Ambitious plan to empower underprivileged women through music: The Swami Samarth Program gets ready to rollFriday, October 26th, 2007
In 1929, two women in Mumbai founded Swami Samarth Sangeet Vidyalaya, a truly-unique women’s institution, that has not just imparted high quality music lessons in Hindustani classical music, but has focused on making music a means for building self-confidence, development, and employment of many women.
Today, a young scion of the family, Hemchandra Javeri( “Hemu”), is all set to build on this rich heritage and experience. He visualises The Swami Samarth Program as a potential means of uniting and energizing less fortunate communities.
I have known Hemu well for 22 years since the time we went to IIM/C together. Also having witnessed his meteoric corporate career, I know that Hemu is extremely determined and serious when he says, “Music is the universal language that is an integral part of Indian psyche and culture. Music in India has many sounds and origins, but its overall importance, and its role in energizing and uniting us is unique and substantial. Over the years, women have played a big role in spreading the beauty and enjoyment of music. We believe the guiding principles are relevant even today, and offer great opportunity of value addition to our lives, and the lives of the less fortunate”.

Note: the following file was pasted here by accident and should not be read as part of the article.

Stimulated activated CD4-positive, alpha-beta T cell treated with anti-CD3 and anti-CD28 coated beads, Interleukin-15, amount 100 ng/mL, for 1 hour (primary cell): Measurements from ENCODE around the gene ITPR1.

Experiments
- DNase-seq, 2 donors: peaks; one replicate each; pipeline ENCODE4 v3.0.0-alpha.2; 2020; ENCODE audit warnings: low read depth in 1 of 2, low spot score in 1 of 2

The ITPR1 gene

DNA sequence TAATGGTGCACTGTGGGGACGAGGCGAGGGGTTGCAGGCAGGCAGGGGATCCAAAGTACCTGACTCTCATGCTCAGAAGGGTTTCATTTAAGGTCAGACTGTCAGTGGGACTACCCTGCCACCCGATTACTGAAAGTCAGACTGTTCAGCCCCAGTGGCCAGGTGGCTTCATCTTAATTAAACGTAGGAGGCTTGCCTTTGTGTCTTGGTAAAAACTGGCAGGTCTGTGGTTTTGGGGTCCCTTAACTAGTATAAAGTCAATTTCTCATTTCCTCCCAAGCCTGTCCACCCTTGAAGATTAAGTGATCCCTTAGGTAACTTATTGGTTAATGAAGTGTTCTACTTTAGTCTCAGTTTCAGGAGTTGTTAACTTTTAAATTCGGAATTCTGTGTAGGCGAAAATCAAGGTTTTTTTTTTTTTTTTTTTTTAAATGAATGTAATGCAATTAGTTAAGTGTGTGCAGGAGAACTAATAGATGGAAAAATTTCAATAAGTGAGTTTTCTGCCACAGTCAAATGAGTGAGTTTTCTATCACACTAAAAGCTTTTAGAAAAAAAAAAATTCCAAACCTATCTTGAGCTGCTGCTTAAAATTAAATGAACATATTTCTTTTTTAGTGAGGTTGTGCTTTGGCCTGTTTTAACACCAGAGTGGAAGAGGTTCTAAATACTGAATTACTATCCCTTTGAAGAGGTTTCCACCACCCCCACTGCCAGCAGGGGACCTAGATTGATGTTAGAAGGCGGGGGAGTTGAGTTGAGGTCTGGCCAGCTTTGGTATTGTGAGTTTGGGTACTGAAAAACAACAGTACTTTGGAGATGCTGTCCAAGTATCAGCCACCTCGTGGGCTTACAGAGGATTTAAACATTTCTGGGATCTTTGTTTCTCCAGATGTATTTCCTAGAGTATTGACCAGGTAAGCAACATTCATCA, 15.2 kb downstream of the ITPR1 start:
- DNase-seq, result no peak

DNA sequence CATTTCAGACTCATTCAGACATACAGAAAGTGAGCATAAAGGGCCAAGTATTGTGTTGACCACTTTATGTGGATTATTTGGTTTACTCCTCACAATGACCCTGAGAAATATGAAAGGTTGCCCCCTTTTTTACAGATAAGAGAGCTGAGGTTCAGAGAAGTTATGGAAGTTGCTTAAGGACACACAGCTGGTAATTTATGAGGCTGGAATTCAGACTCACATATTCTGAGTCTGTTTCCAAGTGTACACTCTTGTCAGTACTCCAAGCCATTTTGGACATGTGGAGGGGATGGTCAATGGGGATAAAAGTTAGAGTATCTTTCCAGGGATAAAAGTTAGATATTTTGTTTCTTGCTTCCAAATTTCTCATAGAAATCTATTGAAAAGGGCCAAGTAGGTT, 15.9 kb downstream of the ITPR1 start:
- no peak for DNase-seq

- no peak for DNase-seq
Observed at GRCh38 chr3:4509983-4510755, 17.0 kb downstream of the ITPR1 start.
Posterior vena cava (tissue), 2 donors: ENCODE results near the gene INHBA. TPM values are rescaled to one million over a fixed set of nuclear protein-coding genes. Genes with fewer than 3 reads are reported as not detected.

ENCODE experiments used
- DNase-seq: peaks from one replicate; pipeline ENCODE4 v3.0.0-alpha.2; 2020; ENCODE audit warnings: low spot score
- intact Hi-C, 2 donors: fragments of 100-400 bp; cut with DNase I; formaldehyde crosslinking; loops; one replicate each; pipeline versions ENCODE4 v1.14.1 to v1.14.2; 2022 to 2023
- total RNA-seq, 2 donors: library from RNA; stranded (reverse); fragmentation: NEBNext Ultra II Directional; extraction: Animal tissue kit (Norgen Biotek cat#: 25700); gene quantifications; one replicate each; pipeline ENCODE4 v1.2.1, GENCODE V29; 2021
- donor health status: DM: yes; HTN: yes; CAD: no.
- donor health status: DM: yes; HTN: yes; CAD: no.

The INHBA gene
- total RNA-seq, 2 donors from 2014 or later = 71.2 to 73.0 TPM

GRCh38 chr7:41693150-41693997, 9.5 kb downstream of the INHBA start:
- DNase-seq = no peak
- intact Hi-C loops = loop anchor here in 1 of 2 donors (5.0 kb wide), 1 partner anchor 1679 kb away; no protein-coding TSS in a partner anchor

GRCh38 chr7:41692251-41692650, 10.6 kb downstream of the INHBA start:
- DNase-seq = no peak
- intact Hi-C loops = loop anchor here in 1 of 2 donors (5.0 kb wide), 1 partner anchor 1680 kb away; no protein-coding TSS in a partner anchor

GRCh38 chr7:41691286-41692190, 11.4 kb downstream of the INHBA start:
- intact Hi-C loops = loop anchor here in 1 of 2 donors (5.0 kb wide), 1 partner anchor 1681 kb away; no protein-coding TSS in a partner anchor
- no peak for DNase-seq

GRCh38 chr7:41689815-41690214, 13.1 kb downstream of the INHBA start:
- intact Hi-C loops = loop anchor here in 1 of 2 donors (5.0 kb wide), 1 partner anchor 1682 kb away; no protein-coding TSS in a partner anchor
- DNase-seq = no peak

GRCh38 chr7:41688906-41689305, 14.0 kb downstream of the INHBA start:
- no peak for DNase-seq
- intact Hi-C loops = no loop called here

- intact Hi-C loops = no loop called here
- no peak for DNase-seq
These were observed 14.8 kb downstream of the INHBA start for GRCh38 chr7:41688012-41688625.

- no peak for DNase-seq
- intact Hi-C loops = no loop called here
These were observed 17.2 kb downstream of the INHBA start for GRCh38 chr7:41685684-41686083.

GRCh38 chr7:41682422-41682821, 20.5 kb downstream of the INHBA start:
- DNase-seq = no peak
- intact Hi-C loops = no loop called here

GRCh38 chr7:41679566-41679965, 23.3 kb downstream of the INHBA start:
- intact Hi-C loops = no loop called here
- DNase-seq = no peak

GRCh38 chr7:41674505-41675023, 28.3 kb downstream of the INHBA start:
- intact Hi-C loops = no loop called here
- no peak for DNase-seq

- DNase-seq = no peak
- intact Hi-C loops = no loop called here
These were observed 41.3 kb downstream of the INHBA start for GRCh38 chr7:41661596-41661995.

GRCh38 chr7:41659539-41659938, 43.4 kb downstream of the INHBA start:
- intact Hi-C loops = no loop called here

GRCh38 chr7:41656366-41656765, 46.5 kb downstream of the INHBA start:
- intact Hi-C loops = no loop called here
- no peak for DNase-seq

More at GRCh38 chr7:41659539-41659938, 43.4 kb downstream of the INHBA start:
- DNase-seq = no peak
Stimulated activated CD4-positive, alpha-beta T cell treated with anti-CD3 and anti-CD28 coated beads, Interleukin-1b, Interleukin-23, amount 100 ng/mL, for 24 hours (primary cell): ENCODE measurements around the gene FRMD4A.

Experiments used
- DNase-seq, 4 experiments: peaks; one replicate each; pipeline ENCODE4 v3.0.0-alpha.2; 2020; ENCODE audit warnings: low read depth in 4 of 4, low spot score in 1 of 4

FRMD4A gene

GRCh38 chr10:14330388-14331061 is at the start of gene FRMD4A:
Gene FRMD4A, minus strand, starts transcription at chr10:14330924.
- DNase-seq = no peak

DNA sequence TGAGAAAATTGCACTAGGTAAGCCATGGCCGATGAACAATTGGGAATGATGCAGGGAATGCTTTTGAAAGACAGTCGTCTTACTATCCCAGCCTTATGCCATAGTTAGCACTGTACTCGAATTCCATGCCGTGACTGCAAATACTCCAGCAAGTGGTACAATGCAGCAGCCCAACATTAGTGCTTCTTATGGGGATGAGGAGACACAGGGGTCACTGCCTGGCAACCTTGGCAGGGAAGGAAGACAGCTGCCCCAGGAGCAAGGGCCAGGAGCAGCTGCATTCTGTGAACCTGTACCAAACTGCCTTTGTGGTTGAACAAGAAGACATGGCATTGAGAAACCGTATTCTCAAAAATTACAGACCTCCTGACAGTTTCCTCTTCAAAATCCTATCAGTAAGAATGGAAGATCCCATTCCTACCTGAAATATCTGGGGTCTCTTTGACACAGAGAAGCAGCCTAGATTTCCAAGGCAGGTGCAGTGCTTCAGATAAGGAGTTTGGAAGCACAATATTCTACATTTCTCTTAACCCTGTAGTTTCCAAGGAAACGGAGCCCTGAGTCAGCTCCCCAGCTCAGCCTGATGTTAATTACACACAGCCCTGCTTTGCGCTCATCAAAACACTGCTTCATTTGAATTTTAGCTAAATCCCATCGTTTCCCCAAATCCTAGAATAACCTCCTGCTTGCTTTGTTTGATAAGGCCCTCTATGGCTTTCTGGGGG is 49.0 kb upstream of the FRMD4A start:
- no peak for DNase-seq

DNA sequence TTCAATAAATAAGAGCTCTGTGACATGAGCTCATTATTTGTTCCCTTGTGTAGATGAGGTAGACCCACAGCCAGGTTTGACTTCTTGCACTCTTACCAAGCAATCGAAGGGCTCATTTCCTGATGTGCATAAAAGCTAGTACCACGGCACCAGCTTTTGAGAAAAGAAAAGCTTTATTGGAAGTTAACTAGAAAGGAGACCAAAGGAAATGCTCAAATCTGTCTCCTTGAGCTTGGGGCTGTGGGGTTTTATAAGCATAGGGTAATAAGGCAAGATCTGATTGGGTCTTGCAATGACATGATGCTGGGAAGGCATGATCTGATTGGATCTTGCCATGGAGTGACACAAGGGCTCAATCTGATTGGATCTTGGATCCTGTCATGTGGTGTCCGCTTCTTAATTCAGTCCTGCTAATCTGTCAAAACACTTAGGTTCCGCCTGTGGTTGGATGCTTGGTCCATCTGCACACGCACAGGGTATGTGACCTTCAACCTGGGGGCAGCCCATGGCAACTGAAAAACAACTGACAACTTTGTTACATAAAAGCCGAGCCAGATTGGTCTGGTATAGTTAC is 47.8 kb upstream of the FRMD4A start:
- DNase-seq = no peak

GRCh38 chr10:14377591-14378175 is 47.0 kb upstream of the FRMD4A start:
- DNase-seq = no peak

Hemu is in the process of fine-tuning these plans, but the broad contours are clear. Girls and young women will be taught Indian classical and modern music( with emphasis on the former) in key cities and towns across the country, within targeted, underprivileged communities. The primary focus will be on girls and young women, and to create social change through them, in their communities. The curriculum- a combination of theory and practical learning, with regionally-relevant content- will emphasise on creating a group of passionate students and teachers.
The program will ensure full funding for students and teachers, with wider scholarships for the deserving. By offering scholarships that allow students to use this money for their overall development and growth, it will enable many to improve their economic life.
It will also provide a tangible potential career and livelihood option for those who chose to do so.
Knowing Hemu as many of us do, this kind of rigorous planning and vision shouldn’t be a surprise. So, when Hemu concludes our conversation by saying that, “We will evaluate our success by the number of women and communities we are able to change and empower”, we have got to take him seriously.
I, for one, am especially delighted because Hemu has agreed to dovetail his initial program roll-out with my plans for ‘Growth-for’All’. As reality shows like Indian Idol, SaReGaMa, and Voice of India rock the TRP charts with unknown stars from small towns, the timing is just right for The Swami Samarth Program to make an impact.